The bombardment to his senses slowly pulled Eoghan back to consciousness. He dug his fingers into the cool grass and dirt. The soft rush of a breeze over his face cooled his flesh and caused a strand of hair to tickle his cheek.
He remained on his back and took it all in. The beast that had chased him was gone, left behind on that horrendous realm of darkness. It was the music that had lured Eoghan to freedom.
His eyes snapped open as he recalled the woman. He stared at the stars above him in the night sky as he remembered how she had pulled him through the portal. It was by sheer luck alone that he managed to close the portal before the beast got out.
He sat up and looked around. His gaze clashed with the broken dolmen. There were few portal stones left intact – and for very good reason. They were exactly as they were named. Thanks to a few Half-Fae who used what magic they had, mortals had begun crossing into other realms for centuries.
Most were never seen or heard from again.
Eoghan’s thoughts returned to the woman. His head swiveled as he searched for her. Spotting something shining in the grass, he pushed to his knees and leaned forward to grasp the item. He lifted it, staring in confusion at the black cat face earring.
He stilled as he felt something behind him, a stir in the air that sent a warning through his body. He rose to his feet and spun around, his magic ready to launch at his enemy.
But the petite woman standing before him in a black dress with full skirts halted his movements.
“Eoghan,” she said, a slow smiling pulling at her lips.
He dropped to his knees and bowed his head in deference.
A slim finger lifted his chin so he was staring into her lavender eyes. Her long black hair was pulled over her left shoulder into a fishtail braid. “We’ve been searching everywhere for you. I felt powerful magic and came to investigate. I’m delighted to find you. But how did you return?”
He glanced back at the dolman before returning his gaze to Death. There was something different about her. Almost as if she were…diminished.
Her smile was sad as she dropped her hand, her gaze holding his. “I’m dying. Bran is stealing not just my magic, but my life force as well.”
Fury ripped through Eoghan as he got to his feet. How could he have forgotten about Bran? He had to find the other Reapers so they could finish him once and for all.
Erith’s hand on his arm stopped not just his body, but his thoughts as well. He frowned as he looked at her, waiting to hear what she had to say.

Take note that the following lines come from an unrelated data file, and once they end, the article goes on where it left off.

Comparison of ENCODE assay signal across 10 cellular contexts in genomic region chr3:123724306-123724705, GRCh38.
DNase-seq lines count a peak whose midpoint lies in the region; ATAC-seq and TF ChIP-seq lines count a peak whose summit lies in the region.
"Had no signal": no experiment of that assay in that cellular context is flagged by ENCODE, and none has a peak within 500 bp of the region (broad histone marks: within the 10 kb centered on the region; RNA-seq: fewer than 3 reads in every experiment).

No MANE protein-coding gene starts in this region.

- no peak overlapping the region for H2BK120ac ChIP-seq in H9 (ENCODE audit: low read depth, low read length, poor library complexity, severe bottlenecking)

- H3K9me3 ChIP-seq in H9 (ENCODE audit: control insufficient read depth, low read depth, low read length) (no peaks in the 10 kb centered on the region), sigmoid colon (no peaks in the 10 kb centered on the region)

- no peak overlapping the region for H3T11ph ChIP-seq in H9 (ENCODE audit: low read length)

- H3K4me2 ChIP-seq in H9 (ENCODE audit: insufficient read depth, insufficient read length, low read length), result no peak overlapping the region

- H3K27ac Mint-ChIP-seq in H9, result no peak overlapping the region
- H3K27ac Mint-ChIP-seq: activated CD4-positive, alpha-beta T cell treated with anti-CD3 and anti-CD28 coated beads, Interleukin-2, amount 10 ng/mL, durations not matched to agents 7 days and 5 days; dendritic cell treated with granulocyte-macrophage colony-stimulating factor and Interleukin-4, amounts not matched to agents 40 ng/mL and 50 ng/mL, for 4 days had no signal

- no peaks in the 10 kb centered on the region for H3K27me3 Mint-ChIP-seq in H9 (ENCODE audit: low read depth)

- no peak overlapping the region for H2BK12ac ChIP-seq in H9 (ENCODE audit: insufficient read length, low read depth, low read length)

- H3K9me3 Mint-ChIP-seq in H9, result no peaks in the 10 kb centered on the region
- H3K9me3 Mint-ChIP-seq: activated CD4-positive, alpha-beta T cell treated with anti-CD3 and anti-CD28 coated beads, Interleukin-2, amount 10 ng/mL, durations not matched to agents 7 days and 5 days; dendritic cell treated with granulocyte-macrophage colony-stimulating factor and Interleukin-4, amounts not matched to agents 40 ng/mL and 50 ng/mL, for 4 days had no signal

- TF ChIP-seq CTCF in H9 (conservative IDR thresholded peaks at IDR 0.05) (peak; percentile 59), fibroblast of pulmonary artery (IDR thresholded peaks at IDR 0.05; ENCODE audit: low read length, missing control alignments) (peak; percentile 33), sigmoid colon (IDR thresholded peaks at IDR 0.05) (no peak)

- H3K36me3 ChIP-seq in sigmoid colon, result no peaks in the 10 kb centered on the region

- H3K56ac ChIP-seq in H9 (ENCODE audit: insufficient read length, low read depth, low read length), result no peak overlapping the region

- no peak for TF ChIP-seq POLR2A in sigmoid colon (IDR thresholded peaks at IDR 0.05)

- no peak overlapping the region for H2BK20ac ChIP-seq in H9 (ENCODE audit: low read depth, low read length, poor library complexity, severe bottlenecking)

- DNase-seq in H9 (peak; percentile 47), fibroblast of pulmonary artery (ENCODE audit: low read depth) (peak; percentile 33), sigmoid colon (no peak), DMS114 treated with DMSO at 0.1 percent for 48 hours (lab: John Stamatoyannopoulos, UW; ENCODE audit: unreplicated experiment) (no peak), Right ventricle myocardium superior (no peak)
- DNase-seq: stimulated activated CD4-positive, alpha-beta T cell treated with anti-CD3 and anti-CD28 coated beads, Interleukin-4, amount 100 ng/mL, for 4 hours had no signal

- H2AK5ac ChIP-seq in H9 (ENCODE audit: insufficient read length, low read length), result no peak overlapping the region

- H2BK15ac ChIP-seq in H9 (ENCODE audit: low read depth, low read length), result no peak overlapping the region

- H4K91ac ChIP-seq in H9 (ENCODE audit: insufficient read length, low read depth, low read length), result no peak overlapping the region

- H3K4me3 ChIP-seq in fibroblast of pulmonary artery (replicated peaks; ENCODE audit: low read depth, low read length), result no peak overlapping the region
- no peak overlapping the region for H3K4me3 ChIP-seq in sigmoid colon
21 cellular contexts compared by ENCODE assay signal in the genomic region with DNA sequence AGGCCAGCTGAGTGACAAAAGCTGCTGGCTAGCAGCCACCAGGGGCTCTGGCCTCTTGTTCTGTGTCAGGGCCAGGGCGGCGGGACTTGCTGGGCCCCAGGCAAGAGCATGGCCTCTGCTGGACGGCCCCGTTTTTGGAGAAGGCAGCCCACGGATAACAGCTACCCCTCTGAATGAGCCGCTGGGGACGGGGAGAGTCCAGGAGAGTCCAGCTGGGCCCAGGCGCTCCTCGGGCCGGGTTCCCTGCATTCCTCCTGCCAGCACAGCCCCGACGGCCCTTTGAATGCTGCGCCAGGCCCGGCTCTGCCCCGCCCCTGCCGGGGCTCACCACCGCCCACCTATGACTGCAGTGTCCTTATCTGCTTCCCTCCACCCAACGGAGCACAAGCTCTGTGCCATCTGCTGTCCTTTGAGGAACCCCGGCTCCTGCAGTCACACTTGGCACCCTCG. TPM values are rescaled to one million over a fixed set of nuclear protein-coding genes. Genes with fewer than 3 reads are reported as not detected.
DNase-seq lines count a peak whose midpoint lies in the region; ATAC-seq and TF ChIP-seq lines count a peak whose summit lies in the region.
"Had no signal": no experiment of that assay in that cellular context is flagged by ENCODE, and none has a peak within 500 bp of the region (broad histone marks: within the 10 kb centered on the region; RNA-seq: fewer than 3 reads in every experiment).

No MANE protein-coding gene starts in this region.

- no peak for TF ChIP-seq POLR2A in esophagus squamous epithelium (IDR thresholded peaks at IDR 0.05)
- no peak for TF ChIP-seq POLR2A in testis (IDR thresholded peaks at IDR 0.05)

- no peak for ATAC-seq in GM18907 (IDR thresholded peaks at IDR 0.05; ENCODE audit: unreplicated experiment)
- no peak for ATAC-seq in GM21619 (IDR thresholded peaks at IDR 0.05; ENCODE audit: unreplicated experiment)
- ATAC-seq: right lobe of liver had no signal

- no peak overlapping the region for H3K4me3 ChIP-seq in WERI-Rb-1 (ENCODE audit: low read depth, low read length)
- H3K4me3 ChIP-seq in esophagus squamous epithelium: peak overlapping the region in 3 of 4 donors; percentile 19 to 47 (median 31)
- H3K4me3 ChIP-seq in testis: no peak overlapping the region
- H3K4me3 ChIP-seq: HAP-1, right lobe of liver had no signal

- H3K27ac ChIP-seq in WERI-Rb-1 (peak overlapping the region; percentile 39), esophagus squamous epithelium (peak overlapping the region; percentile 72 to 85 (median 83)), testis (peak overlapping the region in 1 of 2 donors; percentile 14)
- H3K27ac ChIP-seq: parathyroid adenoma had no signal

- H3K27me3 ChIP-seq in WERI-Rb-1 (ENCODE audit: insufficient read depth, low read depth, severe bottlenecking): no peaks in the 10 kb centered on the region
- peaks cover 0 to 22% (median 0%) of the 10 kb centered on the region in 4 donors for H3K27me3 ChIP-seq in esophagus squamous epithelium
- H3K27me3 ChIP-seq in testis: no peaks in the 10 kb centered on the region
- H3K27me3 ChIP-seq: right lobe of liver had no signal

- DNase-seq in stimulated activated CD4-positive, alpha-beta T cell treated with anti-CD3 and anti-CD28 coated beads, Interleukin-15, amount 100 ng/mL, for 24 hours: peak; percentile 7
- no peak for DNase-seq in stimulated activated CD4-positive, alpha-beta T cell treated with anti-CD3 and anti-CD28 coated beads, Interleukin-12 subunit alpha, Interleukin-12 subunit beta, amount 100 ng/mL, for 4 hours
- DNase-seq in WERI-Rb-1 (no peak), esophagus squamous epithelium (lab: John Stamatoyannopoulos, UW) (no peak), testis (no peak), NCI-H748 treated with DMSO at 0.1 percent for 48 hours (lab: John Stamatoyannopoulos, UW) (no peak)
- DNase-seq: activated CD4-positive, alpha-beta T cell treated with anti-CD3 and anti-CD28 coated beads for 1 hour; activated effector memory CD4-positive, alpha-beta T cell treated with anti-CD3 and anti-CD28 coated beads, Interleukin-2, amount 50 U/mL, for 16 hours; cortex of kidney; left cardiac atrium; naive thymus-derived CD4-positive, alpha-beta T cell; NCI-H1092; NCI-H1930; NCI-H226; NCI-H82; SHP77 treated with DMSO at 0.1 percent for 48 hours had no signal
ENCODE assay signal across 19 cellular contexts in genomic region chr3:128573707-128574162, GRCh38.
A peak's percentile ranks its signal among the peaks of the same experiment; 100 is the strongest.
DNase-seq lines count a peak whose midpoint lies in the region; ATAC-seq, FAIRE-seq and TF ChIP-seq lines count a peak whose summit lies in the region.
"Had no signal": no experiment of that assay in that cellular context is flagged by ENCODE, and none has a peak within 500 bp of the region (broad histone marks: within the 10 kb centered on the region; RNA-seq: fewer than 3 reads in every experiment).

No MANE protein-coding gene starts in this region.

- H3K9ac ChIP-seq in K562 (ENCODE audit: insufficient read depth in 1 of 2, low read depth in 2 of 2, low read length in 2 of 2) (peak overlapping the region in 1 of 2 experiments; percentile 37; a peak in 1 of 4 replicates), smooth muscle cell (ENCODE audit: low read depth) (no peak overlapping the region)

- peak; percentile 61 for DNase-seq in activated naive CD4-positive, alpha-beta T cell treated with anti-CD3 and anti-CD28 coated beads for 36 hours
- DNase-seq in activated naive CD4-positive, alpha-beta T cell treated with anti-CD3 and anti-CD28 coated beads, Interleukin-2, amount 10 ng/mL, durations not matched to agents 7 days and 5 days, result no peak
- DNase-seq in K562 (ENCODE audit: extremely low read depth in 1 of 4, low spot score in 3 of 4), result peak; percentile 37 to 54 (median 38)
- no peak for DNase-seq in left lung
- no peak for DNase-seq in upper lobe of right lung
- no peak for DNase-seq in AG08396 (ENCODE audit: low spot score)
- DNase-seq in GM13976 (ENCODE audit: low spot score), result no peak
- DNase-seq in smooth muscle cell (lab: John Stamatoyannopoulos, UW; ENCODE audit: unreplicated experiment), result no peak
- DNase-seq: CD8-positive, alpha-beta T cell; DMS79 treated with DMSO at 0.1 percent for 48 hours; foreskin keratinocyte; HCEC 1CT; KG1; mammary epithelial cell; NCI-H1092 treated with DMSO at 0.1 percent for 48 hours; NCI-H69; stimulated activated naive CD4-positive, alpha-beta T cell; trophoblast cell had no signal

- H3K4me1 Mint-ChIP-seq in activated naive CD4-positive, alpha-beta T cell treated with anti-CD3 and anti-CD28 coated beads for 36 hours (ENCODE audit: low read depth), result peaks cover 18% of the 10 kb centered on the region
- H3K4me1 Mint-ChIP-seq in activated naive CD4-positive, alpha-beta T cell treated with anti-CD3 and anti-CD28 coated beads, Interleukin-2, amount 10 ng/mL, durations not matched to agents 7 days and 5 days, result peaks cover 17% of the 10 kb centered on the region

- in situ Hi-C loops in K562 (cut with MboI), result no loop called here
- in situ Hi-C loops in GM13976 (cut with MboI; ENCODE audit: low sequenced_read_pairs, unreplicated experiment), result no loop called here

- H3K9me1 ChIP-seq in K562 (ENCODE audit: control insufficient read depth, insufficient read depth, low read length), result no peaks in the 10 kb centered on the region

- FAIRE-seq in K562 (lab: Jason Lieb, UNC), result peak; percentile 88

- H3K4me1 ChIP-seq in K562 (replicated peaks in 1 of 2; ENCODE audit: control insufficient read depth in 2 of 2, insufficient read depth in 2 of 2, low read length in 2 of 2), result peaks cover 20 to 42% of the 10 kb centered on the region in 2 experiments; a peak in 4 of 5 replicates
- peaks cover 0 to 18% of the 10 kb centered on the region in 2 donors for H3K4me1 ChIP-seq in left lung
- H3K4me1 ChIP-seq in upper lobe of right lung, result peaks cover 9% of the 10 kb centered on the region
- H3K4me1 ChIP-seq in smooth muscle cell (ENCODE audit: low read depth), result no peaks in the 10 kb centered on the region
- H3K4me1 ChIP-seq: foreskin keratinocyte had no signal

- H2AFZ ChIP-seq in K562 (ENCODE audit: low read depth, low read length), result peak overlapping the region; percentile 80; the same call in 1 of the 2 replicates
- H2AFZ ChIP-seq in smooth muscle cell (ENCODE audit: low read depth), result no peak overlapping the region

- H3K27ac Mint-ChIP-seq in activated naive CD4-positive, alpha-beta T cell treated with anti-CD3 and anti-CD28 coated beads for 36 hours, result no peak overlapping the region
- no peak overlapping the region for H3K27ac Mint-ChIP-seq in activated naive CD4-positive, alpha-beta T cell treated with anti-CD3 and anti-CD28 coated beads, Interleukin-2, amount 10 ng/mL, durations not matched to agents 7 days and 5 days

Death blew out a soft breath and released him. “I know it was what happened in your past that made you take a vow of silence. You’ve been an invaluable warrior for me and the other Reapers. I don’t know how much time I have left. I no longer have the energy to keep everything going. I have need of you, Eoghan.”
He frowned, not liking her words or her tone. But he waited for her to continue. He owed Erith much, and serving her for eternity was just a small part of it. After his betrayal and death, she gave him life and a reason to continue.
He nodded, letting her know that he was listening.
“I never pushed you to do more than you were willing,” she said. “You were a general in the Light Fae army. You – just like Cael – were born to lead. And that’s what I need you to do now.”
Eoghan shook his head. There was no way he would push Cael out of being leader of the Reapers. Besides, Eoghan had no desire to lead.
“You misunderstand. Cael’s position isn’t in question.” She briefly closed her eyes. “I allowed you and your team to believe you were my only Reapers. Over the years, I’ve been accumulating more betrayed warriors. They work in the shadows as my spies and to back the seven of you, if needed.”
Eoghan was so shocked that he took a step back.
“These Reapers need a leader. They are very good at what they do, but they lack a cohesiveness to work as a group. What they need is you,” she stated.
It was the first time in years that Eoghan wanted to talk. The words jumbled in his head in a mass as he tried to sort out a way to get them out without speaking.
“Bran is about to win,” Death continued in a harsh tone. “I can’t stop him from taking my magic. He’s going to eventually assume my position. And he’s going to wipe out all the Reapers. For now, he has no idea of the other group. I’ve kept them hidden because of this. He believes you’re gone. With you leading the others, you have an advantage over Bran that could stop him.”
How could Eoghan refuse? But not to return to his brethren was going to kill him. Cael and the others were his brothers, his family.
As if reading his mind, she said, “Find Cael. Tell him what you’re doing.”
Eoghan gawked at her. Him? Why wasn’t Death going to fill Cael in?
Her face fell, a flash of regret passing over her features quickly. “You saved Cael from Bran’s magic, but the battle didn’t end. Bran turned Neve’s brother who betrayed and killed her.”